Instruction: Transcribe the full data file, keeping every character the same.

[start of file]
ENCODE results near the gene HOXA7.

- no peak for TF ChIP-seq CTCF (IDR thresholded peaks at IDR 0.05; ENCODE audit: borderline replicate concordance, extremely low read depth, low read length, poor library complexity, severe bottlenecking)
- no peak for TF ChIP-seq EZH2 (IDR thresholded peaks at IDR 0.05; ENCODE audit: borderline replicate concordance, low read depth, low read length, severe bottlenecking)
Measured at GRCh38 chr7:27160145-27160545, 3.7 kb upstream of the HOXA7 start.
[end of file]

ENCODE results near the gene HOXA7.

- no peak for TF ChIP-seq CTCF (IDR thresholded peaks at IDR 0.05; ENCODE audit: borderline replicate concordance, extremely low read depth, low read length, poor library complexity, severe bottlenecking)
- no peak for TF ChIP-seq EZH2 (IDR thresholded peaks at IDR 0.05; ENCODE audit: borderline replicate concordance, low read depth, low read length, severe bottlenecking)
Measured at GRCh38 chr7:27160145-27160545, 3.7 kb upstream of the HOXA7 start.